Firefox works for all of my needs.  I’m able to do my Canva images for the “quote graphics” I’ve been posting, lately.  I’m able to watch YouTube videos in HTML5 mode without issues, other than the ads not playing.  I’m okay with that, except that I sometimes like to let the ad run for 30 seconds before skipping it, so that the channel gets some credit for it, and can get paid.  I like to support the people I like to watch, and that’s one way to do it.  You have to go to your YouTube settings to turn on HTML5 mode, if it’s not working for you by default.  Just google “youtube html5” to find the link for it.  Speaking of Google, all of its tools work fine as expected.  The only thing I can’t do from the OpenBSD machine that I can do from my Windows laptop is play Guild Wars 2, I think.

I still have some of my older series content that needs finalization, such as the SSH Start to Finish series, which should be easier to get going again on this new setup.

All in all, I’m happy with the system, but I’m an OpenBSD fan boy.  It’s hard to get mad at a system that generally “just works.”

Sudo Policy Fixes and Fails – The Runas Alias

Continuing our Sudo policy series, we’re going to focus on the Runas_Alias label this week.  In many regards, this looks much like the User_Alias in that it takes users and groups and the syntax is the same.

However, its purpose is much different.  Where the User_Alias identifies who CAN run this policy entry, the Runas_Alias defines which users and groups the policy may be executed under.

The typical default entry for this (much like the Host_Alias label) is “ALL” which allows the command to be executed under any user or group identified by the calling user.

Typical sudo calls look like this:

sudo my_command

This defaults to calling “my_command” as the root user.  The policy probably had “(ALL)” as the Runas_Alias label, as mentioned above.  We don’t always want to let a user run a command as root, though.  Sometimes we want to allow one user to call a command as another non privileged user, just because that process belongs to that user.  To do this, we set a Runas_Alias label that restricts the command to being executed under that user, not root, and not “ALL.”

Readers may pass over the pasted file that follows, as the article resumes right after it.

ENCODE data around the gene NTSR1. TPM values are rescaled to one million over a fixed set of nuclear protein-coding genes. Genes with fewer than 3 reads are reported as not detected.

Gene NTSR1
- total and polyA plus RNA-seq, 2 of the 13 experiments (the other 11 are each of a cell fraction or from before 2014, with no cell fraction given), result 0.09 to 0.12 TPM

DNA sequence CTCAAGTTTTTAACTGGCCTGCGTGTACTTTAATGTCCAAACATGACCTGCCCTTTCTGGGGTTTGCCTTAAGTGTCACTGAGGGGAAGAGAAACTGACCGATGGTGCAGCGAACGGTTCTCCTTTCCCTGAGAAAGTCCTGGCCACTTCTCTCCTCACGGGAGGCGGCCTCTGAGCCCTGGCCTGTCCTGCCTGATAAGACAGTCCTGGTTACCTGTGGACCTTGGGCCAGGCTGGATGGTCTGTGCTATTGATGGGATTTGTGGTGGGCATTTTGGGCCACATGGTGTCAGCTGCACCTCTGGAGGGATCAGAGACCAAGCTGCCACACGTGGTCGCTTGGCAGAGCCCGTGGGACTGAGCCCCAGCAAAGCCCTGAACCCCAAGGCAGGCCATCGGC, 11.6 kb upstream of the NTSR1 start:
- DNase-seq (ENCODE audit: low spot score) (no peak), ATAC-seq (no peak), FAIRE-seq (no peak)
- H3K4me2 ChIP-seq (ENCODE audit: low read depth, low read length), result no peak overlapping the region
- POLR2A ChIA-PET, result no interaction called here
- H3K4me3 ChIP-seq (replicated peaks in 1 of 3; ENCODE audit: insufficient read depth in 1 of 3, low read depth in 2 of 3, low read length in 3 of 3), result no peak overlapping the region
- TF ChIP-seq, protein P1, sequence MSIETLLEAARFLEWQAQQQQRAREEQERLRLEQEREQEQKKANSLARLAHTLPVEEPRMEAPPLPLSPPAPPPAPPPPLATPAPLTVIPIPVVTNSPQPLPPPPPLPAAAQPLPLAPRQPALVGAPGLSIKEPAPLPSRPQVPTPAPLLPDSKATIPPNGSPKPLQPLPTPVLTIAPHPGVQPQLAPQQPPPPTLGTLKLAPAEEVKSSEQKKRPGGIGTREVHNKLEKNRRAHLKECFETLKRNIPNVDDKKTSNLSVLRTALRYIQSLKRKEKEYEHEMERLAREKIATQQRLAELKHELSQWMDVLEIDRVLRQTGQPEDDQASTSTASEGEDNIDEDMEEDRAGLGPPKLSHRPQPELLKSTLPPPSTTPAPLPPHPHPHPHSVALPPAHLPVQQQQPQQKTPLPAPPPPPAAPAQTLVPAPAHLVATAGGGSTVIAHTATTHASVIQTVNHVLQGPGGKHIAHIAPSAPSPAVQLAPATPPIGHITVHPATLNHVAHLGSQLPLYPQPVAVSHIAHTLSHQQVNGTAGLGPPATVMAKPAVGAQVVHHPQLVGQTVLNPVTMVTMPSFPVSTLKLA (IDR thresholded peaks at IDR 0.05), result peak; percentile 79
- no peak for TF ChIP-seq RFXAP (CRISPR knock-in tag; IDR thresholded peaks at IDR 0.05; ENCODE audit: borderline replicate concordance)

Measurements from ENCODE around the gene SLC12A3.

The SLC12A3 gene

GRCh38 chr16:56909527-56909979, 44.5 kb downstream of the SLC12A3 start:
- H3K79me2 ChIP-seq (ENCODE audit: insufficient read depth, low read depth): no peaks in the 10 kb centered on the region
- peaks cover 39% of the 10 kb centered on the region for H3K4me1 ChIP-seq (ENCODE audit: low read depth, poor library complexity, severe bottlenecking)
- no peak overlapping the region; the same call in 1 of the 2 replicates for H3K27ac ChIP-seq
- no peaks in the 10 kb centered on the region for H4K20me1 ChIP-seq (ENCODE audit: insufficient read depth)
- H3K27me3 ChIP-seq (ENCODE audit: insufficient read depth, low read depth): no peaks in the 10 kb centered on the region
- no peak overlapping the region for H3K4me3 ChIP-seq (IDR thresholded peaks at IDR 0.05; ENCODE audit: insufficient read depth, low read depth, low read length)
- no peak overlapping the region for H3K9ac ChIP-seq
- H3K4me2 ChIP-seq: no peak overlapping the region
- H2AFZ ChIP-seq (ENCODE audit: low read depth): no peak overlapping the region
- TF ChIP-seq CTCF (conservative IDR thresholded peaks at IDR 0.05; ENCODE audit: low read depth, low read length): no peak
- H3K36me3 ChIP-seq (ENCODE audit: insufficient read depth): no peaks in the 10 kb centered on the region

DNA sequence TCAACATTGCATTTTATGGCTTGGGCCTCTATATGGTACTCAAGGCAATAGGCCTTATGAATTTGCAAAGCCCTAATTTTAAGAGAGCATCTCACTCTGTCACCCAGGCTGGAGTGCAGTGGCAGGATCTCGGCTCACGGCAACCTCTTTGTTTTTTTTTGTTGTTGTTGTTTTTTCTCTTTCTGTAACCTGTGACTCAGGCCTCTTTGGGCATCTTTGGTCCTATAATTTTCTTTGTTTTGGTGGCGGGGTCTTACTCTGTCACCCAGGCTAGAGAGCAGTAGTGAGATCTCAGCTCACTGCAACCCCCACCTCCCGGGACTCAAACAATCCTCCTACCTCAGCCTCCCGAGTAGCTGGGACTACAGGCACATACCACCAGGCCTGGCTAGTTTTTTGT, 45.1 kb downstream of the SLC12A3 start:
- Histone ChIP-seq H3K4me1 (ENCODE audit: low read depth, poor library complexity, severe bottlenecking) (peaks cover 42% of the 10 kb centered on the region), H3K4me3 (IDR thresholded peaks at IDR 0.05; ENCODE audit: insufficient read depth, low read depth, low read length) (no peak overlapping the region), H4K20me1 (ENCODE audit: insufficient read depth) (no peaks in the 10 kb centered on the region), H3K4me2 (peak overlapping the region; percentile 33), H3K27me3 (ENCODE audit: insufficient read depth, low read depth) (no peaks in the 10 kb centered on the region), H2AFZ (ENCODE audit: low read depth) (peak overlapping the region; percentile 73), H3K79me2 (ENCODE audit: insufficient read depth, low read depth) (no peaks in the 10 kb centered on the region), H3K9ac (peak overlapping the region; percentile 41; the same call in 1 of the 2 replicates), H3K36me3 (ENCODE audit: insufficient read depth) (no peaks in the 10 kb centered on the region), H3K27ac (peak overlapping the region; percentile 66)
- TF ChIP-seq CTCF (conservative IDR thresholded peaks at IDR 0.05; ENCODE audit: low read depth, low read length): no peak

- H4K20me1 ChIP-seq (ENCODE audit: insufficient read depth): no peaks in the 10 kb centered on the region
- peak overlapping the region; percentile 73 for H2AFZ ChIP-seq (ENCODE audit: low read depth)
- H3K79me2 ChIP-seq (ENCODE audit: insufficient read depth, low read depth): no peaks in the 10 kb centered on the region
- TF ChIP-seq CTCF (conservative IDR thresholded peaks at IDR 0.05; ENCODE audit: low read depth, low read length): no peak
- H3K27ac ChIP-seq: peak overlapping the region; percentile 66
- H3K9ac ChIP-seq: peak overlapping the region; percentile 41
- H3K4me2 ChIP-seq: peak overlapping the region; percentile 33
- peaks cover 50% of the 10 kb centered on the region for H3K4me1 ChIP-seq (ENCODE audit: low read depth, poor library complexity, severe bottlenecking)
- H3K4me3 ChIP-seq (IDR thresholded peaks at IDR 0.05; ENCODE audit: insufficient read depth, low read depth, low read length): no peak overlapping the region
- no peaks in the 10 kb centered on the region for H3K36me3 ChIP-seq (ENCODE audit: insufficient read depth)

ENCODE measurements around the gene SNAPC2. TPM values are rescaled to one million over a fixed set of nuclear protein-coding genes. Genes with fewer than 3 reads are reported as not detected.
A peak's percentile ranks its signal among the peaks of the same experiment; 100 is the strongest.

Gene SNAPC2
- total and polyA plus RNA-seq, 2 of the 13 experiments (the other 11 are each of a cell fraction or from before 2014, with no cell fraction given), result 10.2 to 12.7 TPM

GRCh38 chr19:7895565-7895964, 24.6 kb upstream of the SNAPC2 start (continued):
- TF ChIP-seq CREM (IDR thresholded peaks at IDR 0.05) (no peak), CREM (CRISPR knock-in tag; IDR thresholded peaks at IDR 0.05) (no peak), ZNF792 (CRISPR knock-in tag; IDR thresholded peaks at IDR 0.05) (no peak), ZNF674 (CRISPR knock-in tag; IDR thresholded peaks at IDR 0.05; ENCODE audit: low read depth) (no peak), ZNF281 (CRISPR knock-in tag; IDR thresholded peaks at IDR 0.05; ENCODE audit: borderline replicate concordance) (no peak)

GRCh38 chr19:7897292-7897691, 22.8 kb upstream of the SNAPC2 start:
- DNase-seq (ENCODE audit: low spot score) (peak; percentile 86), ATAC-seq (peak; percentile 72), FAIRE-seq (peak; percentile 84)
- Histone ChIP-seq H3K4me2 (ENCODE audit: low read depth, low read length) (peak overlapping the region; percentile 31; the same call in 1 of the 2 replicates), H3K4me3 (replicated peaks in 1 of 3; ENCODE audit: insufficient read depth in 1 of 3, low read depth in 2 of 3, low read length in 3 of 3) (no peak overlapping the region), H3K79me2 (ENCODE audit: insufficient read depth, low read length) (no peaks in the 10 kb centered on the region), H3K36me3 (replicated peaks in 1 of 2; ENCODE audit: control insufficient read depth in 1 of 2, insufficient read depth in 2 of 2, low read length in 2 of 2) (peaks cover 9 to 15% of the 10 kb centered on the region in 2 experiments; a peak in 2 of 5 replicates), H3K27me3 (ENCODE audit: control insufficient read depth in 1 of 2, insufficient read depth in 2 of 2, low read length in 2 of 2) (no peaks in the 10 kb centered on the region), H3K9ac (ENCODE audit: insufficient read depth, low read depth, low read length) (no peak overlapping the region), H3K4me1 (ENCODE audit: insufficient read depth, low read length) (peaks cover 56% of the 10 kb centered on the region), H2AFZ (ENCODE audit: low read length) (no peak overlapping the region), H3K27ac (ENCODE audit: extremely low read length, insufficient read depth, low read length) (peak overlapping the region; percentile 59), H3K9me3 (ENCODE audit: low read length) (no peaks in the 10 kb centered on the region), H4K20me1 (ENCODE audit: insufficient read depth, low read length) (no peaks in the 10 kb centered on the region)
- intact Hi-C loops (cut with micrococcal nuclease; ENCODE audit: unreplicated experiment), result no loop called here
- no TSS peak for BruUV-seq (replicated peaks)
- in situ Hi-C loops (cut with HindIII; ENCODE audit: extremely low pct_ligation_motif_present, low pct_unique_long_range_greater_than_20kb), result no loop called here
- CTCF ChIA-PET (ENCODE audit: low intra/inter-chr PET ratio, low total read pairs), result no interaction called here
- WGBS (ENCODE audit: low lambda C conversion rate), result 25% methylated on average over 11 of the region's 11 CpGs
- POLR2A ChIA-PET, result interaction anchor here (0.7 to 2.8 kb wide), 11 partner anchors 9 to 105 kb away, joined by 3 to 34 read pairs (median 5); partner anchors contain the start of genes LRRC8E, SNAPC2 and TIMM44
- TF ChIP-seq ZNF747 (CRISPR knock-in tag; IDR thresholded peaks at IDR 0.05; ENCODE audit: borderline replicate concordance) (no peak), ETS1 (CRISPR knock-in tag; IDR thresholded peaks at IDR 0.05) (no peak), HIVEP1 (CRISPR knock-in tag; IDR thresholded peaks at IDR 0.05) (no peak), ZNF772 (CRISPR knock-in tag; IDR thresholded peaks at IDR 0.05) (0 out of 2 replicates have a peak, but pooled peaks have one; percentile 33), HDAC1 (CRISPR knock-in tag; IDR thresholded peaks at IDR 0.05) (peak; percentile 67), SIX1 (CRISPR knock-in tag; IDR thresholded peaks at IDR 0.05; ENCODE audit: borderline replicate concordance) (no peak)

With such a policy in place, the user has to know how to call sudo to execute under someone other than the default “root” user.  The “-u” flag allows this.

sudo -u otheruser my_command

Sometimes, we also need to call the command as a different group.  In order to do this, we can pass the “-g” flag.  A combination of both is valid.

sudo -u otheruser -g othergroup my_command

This allows for more granular control over the policies being written, and enforces safe policy that doesn’t grant access to root except when absolutely necessary.

This is the end goal of any good policy.  Only allow what is strictly necessary, and nothing more than that.

Sudo Policy Fixes and Fails – The Host_Alias

Last week we looked at the User_Alias label.  This week, we’re going to look at the Host_Alias label.  Within a policy line, the “Host_Alias” is the next section of that policy.  This dictates on which systems/servers this policy will be allowed to run.

When the policy is unique to each server, is not maintained as a centralized monolithic structure that gets shared out to all end points, or isn’t stored in a database such as LDAP, the usual default is the “ALL” entry.  This simplifies figuring out which items to put here for a given server.  It may seem like that answer is simple, but in reality, it’s not, due to the way sudo checks the host when called to execute a policy request.